Small amounts of funding are also available through the non-profit route, like grants and fiscal sponsorship through a non-profit organization. The amount of funding obtained through these methods are often smaller and don’t involve investors so much as donors. People and entities donate to your film, and do so for the cause, not for the profit potential. Becoming a member of a non-profit organization is a great way to network with other filmmakers and gather information on applicable grants, and other fundraising options for your project.

And another great research tool is to simply watch independent films—stay for the end credits and see who some of their biggest supporters are. Most of them will be given proper screen credit, or listed in the ‘special thanks’ section.

But whatever you do, never, never, ever fund your film on credit cards. I don’t care if this is project is the ‘opus’ of your film career – no film is worth getting yourself into personal credit card debt.

Important Elements to  Consider when Working  to Ensure Distribution for  Your Independent Film

Attaching stars to your film is one of the key elements to help ensure distribution of an independent film. Finding a reputable casting director to partner up with you is a huge asset for an independent filmmaker. There are many notable, award-winning actors out there that have tremendous respect and appreciation for independent cinema, and the many wonderful and challenging roles that it produces. The only hard part is getting access to them, and this is why you need a good casting director.

Also, do your research. If you haven’t already, become an avid reader of the trades. Keep a close eye on the market and trends. What type of indie deals seem to be the most successful and where does your film fit into the demand? This information will help you gain insight into what distributors are looking for in the current movie-going environment and will strengthen your distribution strategy. Producer’s reps and film sales agents do this for a living, so if you have the good fortune of coming into contact with one of these individuals seize the opportunity to engage them on your project.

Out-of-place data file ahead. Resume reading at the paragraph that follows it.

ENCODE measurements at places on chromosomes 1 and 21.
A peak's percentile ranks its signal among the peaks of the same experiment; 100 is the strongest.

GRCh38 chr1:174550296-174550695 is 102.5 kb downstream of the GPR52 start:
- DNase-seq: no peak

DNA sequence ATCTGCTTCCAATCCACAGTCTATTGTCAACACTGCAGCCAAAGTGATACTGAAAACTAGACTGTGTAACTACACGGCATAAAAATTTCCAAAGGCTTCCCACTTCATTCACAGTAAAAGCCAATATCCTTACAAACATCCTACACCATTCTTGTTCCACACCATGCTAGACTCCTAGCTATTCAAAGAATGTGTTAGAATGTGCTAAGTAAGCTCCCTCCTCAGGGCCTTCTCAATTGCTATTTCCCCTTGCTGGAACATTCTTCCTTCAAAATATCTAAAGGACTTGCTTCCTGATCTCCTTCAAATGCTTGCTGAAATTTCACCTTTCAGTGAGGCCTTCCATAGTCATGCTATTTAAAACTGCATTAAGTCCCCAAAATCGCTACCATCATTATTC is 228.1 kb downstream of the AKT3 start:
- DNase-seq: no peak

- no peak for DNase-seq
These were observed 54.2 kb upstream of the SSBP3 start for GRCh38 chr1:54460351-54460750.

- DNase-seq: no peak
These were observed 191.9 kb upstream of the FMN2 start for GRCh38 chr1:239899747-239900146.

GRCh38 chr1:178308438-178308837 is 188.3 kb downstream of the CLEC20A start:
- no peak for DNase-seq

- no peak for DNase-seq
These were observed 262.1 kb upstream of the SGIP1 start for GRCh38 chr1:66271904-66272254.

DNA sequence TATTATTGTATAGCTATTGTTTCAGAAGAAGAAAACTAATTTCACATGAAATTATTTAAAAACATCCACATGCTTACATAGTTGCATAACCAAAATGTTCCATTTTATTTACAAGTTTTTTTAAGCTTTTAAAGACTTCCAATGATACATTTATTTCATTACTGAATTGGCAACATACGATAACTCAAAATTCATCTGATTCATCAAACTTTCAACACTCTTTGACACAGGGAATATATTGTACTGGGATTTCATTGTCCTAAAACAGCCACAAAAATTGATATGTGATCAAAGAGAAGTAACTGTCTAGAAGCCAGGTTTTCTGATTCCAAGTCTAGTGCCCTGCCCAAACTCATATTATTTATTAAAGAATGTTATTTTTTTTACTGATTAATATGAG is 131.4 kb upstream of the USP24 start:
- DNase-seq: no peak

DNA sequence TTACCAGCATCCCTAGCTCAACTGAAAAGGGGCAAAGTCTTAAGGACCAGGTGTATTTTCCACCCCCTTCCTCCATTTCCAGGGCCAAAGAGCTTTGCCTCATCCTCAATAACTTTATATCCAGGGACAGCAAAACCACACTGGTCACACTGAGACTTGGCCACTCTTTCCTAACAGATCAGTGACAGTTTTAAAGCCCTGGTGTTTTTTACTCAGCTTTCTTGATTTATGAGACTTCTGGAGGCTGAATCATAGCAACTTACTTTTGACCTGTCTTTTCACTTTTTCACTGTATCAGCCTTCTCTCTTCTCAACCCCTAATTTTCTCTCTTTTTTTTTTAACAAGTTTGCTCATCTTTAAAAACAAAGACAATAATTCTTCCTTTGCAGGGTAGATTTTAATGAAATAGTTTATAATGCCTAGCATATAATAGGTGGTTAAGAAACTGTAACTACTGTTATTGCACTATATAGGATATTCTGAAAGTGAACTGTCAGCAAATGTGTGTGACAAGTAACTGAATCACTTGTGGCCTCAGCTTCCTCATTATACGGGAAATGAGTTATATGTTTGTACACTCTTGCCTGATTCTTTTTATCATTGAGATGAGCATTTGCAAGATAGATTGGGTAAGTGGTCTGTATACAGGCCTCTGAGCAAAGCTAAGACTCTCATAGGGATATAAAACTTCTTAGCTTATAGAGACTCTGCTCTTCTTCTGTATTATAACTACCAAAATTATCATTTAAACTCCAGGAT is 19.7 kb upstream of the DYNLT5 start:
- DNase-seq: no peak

And another thing: Budget for a high-quality end product. These days there are many cost effective ways to shoot a film besides celluloid. With the advent of better technology such as portable HD and better, more accessible editing software, the possibilities are endless. But don’t skimp on the quality. Festival programmers and distributors do care about quality, almost as much as they care about a good story.

Also, don’t plan a budget that anticipates that cast and crew will work for free, and will gladly eat peanut butter and jelly sandwiches. Plan on the most professional yet practical budget possible. We must be realistic—movie making is a very collaborative and expensive process, so you have to be prepared to spend some money.

Choosing Projects and Scripts

If you’re going to produce a film, you’d better love the script. You have a long road ahead of you and there is plenty of work to do, so this had better be a labor of love. You’d also better like the director, because this is the person you will be spending most of your waking hours with. You must ask yourself, are you confident in this person’s artistic vision and determination to make a good film? Also, will this person respect your feedback and your authority over the production?

Do go with your gut…always.

Don’t be a ‘yes’ person when you know you have to say ‘no’. While it is a producer’s job to troubleshoot and put out fires, you cannot save the world’s problems. Better to be honest and say no, walk away if need be, but never move forward on anything if it doesn’t feel right.

It’s a tough uphill road to climb, so make sure that you make it worth your while.

Christina DeHaven is an independent producer and adjunct faculty member at NYU’s Tisch School of the Arts. Her credits include commercials, music videos, episodic television, documentary, and over a dozen short films. Her first two shorts were accepted to the Sundance Film Festival and recent projects include two feature-length documentaries, “My Uncle Berns” (directed by Lindsay Crystal, HBO), and “761st” (directed by Pete Chatmon), about the first African-American tank battalion to enter combat in WWII. Christina has also recently produced several music videos for the Grammy Award-winning band, The Black Eyed Peas.